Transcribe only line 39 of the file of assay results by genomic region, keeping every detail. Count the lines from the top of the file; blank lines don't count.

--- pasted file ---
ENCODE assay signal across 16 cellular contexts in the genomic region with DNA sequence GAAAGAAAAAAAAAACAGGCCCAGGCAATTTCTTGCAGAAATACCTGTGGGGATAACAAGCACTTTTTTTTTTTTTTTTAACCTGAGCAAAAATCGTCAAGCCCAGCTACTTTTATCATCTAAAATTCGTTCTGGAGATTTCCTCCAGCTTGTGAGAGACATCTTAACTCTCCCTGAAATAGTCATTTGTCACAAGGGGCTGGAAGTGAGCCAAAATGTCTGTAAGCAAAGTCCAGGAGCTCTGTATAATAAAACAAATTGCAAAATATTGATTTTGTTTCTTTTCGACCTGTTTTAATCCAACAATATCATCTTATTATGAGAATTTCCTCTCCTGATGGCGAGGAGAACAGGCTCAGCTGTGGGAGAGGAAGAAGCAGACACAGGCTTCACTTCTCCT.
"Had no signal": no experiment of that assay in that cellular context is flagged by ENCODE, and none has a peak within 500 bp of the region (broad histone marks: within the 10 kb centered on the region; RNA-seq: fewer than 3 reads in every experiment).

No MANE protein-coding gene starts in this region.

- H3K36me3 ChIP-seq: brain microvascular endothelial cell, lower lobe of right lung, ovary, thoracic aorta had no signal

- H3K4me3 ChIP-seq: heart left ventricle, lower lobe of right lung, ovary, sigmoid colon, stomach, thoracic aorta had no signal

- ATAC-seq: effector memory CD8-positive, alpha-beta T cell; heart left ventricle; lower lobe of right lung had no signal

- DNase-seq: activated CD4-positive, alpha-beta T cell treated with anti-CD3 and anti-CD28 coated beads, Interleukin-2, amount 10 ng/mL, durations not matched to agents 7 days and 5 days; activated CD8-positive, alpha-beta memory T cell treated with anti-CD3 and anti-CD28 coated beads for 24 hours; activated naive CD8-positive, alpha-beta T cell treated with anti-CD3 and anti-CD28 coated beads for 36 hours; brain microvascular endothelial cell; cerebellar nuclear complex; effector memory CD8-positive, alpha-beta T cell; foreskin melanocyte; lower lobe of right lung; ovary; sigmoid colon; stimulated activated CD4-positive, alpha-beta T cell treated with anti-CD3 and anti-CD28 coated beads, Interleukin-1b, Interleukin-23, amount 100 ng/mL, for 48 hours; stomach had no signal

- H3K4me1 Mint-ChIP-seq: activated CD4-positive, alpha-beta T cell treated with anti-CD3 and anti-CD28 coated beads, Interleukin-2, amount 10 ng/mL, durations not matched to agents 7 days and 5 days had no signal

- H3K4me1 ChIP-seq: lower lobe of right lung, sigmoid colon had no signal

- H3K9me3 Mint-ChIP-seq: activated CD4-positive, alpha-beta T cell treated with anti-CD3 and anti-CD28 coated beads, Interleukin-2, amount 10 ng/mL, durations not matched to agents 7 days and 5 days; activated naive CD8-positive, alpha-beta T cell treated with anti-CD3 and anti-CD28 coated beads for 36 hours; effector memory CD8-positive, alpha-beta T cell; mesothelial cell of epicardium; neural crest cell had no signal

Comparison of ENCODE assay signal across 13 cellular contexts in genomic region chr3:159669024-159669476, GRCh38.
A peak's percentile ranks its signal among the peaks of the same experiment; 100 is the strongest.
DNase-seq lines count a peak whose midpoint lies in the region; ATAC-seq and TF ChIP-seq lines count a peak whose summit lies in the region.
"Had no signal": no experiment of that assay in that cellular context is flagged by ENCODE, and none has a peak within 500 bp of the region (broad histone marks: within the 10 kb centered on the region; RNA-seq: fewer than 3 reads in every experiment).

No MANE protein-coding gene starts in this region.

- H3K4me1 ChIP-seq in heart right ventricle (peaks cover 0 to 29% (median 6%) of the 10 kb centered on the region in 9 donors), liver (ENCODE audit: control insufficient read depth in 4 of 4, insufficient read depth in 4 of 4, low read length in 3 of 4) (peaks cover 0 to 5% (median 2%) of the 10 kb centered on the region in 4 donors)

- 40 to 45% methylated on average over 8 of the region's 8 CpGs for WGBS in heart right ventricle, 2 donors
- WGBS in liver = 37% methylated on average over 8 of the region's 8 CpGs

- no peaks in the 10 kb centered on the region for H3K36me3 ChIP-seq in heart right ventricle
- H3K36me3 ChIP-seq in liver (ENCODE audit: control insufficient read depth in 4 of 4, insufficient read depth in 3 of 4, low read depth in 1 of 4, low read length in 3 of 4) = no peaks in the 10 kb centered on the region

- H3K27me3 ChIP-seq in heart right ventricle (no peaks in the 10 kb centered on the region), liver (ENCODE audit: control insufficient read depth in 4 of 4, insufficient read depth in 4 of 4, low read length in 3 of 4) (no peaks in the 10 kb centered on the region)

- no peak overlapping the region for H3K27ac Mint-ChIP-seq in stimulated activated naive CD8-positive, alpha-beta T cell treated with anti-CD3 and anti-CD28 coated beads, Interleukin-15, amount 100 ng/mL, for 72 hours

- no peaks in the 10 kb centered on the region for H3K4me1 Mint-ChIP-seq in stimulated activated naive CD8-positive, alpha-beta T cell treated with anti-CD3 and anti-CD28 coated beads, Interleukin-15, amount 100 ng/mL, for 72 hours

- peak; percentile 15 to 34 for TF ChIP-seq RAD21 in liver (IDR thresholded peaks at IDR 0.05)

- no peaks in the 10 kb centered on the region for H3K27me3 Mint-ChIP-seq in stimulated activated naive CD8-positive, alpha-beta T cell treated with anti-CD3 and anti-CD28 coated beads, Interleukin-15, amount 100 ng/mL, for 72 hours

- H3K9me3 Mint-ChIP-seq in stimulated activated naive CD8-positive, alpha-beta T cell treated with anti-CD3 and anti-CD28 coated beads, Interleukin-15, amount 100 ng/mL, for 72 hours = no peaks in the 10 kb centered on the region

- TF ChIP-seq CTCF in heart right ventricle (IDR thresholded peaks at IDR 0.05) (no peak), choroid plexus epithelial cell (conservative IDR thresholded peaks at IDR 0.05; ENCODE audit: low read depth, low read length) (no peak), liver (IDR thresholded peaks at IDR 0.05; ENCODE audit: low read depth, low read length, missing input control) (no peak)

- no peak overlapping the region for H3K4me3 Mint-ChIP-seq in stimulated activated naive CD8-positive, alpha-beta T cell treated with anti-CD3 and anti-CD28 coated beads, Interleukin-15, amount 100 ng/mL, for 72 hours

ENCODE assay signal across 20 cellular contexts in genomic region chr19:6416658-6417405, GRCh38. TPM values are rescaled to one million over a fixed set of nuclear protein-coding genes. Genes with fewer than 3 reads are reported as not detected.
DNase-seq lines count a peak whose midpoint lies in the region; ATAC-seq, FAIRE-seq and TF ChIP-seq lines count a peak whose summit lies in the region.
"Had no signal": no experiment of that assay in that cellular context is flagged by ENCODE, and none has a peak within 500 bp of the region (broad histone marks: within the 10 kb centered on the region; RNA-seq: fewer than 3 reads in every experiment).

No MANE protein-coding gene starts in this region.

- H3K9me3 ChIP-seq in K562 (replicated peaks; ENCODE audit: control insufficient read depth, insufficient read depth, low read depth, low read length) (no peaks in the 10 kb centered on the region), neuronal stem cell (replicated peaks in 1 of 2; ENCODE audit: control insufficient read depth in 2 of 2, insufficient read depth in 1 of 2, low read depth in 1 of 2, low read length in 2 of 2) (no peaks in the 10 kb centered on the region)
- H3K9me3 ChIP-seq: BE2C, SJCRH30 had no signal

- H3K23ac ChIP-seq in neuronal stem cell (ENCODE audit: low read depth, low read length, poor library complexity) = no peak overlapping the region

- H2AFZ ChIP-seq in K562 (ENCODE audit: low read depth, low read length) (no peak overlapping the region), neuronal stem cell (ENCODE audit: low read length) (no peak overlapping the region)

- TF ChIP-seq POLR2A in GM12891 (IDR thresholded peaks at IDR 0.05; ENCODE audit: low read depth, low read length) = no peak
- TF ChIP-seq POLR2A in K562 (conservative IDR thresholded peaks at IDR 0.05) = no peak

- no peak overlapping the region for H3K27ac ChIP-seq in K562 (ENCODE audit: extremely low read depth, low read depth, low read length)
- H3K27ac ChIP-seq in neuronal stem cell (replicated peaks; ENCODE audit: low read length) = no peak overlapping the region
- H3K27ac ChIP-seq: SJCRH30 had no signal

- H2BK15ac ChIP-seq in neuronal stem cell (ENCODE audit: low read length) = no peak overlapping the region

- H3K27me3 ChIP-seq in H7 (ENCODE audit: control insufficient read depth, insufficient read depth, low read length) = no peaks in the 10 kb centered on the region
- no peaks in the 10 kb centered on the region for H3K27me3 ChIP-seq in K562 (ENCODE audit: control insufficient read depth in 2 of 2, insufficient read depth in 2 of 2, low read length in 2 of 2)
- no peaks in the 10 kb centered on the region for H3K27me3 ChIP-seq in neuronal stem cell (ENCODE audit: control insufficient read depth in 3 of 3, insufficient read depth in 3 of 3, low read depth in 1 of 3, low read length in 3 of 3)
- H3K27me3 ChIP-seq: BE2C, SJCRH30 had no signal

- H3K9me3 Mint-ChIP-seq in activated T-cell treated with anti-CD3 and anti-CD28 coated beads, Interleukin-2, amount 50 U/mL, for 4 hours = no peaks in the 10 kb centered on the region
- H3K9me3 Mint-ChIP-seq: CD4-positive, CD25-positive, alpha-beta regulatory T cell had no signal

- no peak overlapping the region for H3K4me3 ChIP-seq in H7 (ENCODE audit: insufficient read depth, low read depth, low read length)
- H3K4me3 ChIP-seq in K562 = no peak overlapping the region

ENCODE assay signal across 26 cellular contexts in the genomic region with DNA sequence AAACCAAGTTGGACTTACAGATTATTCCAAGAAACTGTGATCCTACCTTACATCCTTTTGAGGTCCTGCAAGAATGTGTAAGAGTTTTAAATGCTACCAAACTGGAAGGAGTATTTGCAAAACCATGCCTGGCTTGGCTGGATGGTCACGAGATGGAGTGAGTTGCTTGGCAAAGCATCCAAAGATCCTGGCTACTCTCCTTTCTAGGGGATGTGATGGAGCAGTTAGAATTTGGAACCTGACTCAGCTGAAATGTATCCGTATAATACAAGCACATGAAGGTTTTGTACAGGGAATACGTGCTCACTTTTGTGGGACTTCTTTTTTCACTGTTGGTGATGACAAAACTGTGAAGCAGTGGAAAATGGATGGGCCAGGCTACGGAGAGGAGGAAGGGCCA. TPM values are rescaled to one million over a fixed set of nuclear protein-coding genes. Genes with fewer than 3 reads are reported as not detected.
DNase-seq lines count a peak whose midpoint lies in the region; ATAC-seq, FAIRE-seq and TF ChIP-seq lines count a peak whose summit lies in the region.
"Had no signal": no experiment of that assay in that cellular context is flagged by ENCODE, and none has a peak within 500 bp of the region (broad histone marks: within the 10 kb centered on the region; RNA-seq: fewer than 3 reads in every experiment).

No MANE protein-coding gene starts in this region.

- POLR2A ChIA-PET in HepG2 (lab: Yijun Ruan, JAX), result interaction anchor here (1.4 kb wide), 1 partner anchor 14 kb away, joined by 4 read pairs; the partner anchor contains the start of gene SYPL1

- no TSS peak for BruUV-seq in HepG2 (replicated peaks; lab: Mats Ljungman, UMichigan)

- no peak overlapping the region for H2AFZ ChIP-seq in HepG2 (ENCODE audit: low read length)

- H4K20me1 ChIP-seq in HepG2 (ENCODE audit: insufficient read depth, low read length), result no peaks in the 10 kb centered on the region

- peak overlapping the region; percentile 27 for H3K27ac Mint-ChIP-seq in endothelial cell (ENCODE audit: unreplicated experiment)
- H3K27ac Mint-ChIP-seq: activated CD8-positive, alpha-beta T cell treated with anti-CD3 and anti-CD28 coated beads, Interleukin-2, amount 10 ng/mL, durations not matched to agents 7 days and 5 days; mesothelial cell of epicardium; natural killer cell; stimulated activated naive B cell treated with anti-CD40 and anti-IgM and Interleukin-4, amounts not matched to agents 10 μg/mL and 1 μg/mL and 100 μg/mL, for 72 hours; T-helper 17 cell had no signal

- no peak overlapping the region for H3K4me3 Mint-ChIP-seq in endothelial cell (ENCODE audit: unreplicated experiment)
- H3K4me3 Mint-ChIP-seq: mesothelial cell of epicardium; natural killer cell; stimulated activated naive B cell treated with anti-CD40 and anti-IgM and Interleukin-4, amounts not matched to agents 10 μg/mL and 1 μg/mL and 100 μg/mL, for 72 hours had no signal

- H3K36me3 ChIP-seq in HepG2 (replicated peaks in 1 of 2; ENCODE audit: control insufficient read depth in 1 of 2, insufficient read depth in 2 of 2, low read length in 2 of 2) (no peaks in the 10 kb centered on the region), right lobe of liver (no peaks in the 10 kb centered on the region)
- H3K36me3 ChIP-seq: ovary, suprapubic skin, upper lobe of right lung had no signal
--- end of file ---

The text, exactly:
- no peak overlapping the region for H3K27ac ChIP-seq in K562 (ENCODE audit: extremely low read depth, low read depth, low read length)